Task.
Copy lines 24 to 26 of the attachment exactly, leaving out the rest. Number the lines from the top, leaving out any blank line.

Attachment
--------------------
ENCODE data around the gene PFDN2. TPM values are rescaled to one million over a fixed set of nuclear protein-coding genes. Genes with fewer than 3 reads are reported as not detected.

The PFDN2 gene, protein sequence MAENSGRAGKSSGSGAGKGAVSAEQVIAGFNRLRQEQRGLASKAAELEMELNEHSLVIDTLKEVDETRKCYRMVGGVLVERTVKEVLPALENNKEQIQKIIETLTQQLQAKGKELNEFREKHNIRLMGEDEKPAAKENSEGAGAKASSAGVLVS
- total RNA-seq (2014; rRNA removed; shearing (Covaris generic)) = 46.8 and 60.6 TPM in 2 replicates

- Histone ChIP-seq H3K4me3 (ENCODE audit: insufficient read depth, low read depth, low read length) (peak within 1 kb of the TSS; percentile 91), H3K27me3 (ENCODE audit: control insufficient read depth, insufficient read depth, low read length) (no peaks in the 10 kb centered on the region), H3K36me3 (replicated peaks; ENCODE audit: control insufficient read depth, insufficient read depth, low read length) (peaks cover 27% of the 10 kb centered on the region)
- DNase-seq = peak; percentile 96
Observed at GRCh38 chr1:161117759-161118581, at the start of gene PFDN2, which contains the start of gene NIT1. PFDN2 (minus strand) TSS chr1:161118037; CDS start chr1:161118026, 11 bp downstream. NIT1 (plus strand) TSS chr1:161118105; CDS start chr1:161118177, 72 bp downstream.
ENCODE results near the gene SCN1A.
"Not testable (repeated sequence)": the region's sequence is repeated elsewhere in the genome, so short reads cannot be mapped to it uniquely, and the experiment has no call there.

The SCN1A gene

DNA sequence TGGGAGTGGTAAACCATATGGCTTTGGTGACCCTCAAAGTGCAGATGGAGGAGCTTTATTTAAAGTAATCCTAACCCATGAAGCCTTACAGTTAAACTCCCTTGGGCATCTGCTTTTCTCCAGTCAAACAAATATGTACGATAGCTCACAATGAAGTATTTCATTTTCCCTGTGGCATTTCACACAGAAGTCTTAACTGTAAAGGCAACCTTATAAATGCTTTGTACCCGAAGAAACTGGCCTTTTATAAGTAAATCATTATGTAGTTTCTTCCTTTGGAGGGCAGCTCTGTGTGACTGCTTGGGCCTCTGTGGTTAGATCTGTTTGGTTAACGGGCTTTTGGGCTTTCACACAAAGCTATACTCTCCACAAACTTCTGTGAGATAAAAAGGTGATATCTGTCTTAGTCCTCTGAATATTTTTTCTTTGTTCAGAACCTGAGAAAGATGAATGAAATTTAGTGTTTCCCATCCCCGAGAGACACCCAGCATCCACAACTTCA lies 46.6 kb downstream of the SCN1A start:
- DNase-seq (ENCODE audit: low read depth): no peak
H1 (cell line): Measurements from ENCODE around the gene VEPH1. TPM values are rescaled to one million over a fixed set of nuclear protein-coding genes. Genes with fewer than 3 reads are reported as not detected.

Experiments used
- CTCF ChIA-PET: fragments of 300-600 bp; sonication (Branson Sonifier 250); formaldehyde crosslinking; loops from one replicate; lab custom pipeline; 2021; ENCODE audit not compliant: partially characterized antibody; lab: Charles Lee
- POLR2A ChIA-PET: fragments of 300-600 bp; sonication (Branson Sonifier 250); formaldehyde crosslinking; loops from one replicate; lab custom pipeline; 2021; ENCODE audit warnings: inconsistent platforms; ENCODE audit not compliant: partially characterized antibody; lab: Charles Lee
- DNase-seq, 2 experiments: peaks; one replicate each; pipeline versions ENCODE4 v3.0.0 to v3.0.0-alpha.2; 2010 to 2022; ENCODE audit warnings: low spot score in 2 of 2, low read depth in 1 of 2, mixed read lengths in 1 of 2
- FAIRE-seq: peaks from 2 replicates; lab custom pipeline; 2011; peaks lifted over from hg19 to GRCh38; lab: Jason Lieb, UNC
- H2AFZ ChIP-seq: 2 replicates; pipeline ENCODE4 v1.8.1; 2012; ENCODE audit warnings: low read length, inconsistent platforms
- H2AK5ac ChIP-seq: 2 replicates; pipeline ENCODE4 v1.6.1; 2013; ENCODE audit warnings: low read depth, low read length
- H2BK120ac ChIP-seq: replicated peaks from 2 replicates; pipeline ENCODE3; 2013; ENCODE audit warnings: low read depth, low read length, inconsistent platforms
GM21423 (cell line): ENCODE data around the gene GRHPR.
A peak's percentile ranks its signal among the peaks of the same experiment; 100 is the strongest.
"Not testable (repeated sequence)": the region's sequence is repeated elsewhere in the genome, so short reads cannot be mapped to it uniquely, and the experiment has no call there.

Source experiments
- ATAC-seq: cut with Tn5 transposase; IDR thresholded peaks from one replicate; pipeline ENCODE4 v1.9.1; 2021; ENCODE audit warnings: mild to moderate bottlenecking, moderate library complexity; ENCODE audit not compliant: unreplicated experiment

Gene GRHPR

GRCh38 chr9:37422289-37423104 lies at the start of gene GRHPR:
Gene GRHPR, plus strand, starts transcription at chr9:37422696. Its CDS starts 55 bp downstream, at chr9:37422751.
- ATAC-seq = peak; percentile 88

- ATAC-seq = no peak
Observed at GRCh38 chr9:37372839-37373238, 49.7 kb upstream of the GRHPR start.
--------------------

Source experiments
- ATAC-seq: cut with Tn5 transposase; IDR thresholded peaks from one replicate; pipeline ENCODE4 v1.9.1; 2021; ENCODE audit warnings: mild to moderate bottlenecking, moderate library complexity; ENCODE audit not compliant: unreplicated experiment

Gene GRHPR